So far, 2012 has been a great year for music. We are a third of the way in and already we have had the Robert Glasper Experiment‘s soon-to-be-classic Black Radio, Gregory Porter‘s jazz/soul masterpiece Be Good, Quantic & Alice Russell‘s excellent Latin-infused Look Around The Corner, and Hawthorne Headhunter‘s progressive fusion of hip-hop and soul on Myriad Of Now. One thing all those albums share in common is a clear objective to be different, to stand out from the crowd and bring something new to the table. Now we here at SoulBounce are all for pushing the envelope, but it’s not a necessity when it comes to creating great music. Just ask DivaGeek, aka Vula Malinga and Ben Jones.
Now I’m not saying that DivaGeek’s debut album, He Said, She Said, isn’t original. Neither am I saying that it sounds like all the other run-of-the-mill, cookie-cutter R&B/soul that abounds at the moment. On the contrary, they have delivered a fun, fresh album that combines elements of R&B, soul, and funk, with a hefty dose of pop all wrapped up in a package that doesn’t take itself to seriously. Take the album’s opener “Mr. Gingerman’s Intro” (a reference to Ben’s hair color) or the track “Money” and its “£900” interlude for instance. Rather than bemoaning the fact that “money is the root of all evil” or singing about “cash, cars and hoes,” DivaGeek deliver a tongue-in-cheek ode to fast cars, big houses, and designer clothes, set to a thumping electro-soul beat. In a similar vein, “Mr. Happy” talks of love for that special someone while referencing various characters from the children’s Mr. Men series, but rather than sound corny or gimmicky it comes off as fun and more importantly, genuine.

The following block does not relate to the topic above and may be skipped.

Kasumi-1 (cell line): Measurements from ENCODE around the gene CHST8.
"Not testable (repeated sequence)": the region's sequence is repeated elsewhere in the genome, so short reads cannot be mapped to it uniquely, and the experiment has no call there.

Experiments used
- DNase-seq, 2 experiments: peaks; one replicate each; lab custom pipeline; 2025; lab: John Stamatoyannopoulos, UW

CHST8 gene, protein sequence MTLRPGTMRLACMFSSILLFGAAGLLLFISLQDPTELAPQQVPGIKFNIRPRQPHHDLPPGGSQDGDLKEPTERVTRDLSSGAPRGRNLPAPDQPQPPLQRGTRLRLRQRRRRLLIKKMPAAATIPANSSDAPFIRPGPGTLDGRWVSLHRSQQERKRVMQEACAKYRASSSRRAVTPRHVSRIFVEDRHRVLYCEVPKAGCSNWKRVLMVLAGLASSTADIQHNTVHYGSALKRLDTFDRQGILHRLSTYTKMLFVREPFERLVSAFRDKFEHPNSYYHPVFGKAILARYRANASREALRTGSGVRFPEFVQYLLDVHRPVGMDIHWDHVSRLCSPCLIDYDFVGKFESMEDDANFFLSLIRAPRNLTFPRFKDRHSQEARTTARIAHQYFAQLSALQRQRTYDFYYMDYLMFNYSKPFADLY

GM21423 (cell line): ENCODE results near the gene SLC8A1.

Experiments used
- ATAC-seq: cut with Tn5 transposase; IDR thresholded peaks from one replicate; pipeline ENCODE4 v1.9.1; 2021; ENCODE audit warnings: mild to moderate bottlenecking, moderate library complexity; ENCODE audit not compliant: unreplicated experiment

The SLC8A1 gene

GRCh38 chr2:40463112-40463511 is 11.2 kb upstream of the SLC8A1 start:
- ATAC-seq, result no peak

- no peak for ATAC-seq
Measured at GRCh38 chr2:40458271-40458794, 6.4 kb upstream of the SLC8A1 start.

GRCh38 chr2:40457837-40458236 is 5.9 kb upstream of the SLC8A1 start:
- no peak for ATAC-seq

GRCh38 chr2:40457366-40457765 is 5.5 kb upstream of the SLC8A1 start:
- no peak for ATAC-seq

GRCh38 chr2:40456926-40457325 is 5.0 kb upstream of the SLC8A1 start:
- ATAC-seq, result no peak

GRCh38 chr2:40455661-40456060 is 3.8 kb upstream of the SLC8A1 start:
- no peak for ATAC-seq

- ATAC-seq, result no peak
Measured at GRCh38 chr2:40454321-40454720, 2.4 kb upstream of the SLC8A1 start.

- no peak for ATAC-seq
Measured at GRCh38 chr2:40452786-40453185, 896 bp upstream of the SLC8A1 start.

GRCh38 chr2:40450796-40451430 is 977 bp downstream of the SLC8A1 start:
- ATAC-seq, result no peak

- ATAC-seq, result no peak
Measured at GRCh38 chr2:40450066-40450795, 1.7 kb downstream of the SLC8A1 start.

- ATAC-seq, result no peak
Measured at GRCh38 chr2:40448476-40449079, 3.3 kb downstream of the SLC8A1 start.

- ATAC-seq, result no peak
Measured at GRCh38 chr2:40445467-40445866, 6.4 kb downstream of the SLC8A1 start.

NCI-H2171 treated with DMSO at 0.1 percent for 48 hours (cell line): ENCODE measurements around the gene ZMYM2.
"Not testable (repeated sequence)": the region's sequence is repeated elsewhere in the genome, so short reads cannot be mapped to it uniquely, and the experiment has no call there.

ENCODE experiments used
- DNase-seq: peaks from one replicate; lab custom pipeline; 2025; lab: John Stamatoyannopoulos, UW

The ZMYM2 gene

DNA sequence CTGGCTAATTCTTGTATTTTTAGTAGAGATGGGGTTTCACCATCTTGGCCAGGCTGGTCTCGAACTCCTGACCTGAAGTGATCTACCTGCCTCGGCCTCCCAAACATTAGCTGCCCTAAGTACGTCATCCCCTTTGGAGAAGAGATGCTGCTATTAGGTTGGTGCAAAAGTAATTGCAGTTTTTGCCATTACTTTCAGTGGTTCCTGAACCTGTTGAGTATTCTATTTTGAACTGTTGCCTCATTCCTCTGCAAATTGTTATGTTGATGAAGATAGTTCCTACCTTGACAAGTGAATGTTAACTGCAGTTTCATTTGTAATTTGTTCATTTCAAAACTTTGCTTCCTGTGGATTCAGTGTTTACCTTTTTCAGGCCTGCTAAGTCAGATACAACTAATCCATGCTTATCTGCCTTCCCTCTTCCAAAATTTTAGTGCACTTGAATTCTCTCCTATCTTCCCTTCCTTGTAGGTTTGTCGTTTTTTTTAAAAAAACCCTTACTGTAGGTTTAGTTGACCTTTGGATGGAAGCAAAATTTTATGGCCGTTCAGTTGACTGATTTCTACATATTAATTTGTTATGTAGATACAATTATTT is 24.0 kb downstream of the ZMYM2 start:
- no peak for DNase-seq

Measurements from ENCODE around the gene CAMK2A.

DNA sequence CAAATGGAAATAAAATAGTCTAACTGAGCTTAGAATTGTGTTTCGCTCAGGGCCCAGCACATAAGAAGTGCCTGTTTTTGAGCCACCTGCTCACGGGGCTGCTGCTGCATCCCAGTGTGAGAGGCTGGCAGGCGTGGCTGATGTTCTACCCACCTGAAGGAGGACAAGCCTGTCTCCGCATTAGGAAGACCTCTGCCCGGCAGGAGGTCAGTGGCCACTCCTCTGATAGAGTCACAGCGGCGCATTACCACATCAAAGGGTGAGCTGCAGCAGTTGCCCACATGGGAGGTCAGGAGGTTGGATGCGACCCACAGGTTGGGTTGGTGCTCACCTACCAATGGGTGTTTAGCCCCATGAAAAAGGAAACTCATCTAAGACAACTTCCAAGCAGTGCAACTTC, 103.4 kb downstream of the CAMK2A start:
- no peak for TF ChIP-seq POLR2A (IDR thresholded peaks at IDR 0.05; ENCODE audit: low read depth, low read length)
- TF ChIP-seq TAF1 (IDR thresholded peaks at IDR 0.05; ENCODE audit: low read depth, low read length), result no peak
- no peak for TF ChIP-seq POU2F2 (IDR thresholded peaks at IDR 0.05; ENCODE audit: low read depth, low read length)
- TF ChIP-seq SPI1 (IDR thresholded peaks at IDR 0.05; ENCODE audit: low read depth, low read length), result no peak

We have already heard the album’s title track, and the bouncy R&B of “Oh La Laa!,” but that is just the tip of the iceberg. One of my favorite cuts is “Can’t Take The Heat,” the perfect marriage of Vula’s vocals and Ben’s clean, polished production style, my only complaint being that at less that two minutes in length, it’s over way too quickly. Similarly, their take on Michael Jackson‘s often-covered “I Can’t Help It” shimmers, with Vula’s gorgeous voice and Ben’s sympathetic reading of the original track delivering another highlight, albeit a short one clocking in again at less than two minutes. “A Lil’ Longer” recalls classic mid-tempo late-’90s/early-’00s R&B and again illustrates the interplay between vocals, songwriting, and production present on the album, a feat that I should think is certainly helped by the fact Vula and Ben are not only a musical duo, but a romantic one, too.
There are certainly no low points on He Said, She Said, but if I had to pick a high point it would have to be their stunning cover of the Hall & Oates classic, “I Can’t Go For That.” Vula and Ben have taken one of the most recognizable songs from the ’80s, and a favorite amongst Hall & Oates fans, and given it a sweet, sexy, and soulful makeover. They retain just enough of the original to make it sound familiar, but with an updated arrangement, slowed-down vocals, and a modern twist to the instrumentation. It’s pretty much a “How To” guide for remakes. It pays respect to the original while standing firmly on its own two feet as a song they can rightly call their own.
After years in the business as respected session musicians, Vula and Ben have finally had a chance to make the music they want to make, on their own terms. Let’s hope they continue to do so for many years ahead with He Said, She Said as the first of many albums to come.